Book: The Lost World of Bletchley Park: An Illustrated History of the Wartime Codebreaking Centre by Sinclair McKay
Publication date: 2013
Source: Purchased by mail order from Bletchley Park
Summary: Bletchley Park, an unremarkable country estate in mid-England, was the workplace of women and men in World War II performing the crucial task of breaking codes:
The work that was done here had a huge almost unquantifiable impact on the course of the conflict. Whether listening in on the lethal U-boat wolf-packs; analysing the supply lines of Rommel’s panzer divisions in the North African desert; helping to hunt down and sink the Bismarck; feeding the Germans disinformation and then monitoring the responses that resulted in V-weapons being given incorrect co-ordinates and falling short of their central London targets; even intercepting and decoding invaluable messages from the inner sanctum of German High Command in the run up to and aftermath of the Normandy landings, the codebreakers seized an invaluable advantage: a means of penetrating deep into the heart of German strategy and tactical thinking. All this without the Germans suspecting that their ‘unbreakable’ code systems had been laid bare. pp. 8, 9
Thoughts: I would have bought this book during our visit to Bletchley Park but we were worried about the weight of our suitcases returning home. Instead, I took photos of the books we wanted and ordered them after our return.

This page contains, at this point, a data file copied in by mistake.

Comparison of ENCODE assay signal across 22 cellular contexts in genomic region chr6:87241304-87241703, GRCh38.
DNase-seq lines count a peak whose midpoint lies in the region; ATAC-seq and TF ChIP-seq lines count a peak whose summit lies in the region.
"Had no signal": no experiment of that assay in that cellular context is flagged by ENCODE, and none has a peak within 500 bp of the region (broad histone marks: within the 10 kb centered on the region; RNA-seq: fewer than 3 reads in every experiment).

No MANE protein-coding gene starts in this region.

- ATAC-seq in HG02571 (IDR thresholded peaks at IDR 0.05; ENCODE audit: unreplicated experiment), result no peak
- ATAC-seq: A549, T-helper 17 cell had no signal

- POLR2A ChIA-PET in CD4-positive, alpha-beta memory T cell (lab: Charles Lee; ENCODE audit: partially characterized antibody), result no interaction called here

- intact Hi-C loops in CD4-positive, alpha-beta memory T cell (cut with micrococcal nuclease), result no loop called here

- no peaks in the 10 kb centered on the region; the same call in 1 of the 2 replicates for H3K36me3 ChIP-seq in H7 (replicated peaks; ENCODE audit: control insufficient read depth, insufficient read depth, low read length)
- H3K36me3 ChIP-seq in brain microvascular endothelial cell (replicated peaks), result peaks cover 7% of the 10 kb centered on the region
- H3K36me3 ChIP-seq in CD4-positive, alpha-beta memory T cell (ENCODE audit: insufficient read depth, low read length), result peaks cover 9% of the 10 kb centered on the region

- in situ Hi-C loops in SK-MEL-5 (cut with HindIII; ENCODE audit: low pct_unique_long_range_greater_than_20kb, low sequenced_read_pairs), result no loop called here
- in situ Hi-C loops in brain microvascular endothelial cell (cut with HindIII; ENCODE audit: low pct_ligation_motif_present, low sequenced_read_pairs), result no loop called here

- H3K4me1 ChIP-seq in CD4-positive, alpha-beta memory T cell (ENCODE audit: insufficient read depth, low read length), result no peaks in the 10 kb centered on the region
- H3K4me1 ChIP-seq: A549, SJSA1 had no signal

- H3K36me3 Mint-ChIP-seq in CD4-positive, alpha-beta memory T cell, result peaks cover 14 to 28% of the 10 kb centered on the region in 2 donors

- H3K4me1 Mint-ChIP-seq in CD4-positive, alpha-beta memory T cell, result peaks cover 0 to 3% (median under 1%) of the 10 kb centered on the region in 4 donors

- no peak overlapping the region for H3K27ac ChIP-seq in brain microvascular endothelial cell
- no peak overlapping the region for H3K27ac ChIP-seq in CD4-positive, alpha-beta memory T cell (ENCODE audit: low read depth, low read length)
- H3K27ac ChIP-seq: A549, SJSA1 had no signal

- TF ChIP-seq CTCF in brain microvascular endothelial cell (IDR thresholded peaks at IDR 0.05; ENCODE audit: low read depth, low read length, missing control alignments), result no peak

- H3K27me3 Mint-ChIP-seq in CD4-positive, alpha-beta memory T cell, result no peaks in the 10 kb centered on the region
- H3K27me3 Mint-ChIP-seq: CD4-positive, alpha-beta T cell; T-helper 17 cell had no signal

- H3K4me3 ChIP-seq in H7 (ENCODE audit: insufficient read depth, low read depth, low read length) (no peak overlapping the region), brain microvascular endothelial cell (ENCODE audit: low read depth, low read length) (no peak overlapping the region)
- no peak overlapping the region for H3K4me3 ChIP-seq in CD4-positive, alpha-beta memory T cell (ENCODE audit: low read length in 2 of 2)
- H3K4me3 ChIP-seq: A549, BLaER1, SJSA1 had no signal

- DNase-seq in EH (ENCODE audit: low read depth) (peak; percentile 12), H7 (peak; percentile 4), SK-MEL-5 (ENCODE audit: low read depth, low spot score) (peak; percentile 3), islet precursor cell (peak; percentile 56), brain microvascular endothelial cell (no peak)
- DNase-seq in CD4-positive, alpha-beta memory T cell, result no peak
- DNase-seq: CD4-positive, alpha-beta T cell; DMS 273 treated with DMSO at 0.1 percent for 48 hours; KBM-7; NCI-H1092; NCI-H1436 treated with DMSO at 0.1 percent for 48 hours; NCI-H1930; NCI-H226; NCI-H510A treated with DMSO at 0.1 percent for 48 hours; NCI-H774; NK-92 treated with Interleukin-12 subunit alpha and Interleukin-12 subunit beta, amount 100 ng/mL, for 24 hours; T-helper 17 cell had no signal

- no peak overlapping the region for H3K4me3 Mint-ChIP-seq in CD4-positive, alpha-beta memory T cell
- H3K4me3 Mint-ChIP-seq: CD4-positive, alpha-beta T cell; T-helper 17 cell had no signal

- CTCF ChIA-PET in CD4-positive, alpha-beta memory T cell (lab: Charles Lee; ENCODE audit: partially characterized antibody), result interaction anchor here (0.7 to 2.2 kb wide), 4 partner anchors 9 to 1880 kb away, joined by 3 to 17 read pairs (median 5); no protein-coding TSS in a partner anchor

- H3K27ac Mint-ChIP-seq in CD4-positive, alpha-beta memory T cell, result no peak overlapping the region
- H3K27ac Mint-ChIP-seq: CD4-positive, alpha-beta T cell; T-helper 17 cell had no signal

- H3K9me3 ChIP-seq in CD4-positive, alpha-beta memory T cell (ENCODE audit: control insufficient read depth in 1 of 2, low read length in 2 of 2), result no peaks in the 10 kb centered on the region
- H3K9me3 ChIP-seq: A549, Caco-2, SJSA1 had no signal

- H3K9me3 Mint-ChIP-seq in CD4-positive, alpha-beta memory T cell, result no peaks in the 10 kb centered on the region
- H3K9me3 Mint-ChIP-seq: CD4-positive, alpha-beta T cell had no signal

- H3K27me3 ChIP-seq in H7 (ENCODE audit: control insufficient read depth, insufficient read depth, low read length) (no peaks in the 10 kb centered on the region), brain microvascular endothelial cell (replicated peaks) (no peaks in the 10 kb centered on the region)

I read The Secret Lives of Codebreakers by the same author, Sinclair McKay, earlier this year. That was more about the recruiting, the living situations, and the home-grown entertainments. The Lost World of Bletchley Park is more about the working conditions and space as illustrated by extant documents and photographs. There is some overlap, especially with a chapter in Lost World about Off-Duty Hours and the Pressure Valves, but the stories are completely different and, in this book, accompanied by theatre programmes and cast photos.
Neither of these books has been quite the book I wanted. My first degree was in computer science, but I’m very rusty. I’m looking for a book that is about the actual code-breaking activities that went on at Bletchley Park, but written for the popular audience. Both of these books are good, but written for an audience that is assumed to be entirely uninterested in the technical aspects.
Fortunately the displays at Bletchley Park answered my needs for the moment — it’s a wonderful place to visit! As I mentioned in yesterday’s review of Cryptonomicon, I’m also very excited about The Imitation Game, the biopic about Alan Turing, focused on his efforts at code-breaking during World War II. It’s being released, widely, today.
Appeal: The Lost World of Bletchley Park is great book about one of the more romantic and intellectual aspects of World War II, featuring the contributions of many women as well as mathematically-oriented men. The photos and other illustrations definitely add to the charm.
Who is as excited about The Imitation Game as I am? We may actually go see it today since the family holiday celebration got pushed off until tomorrow.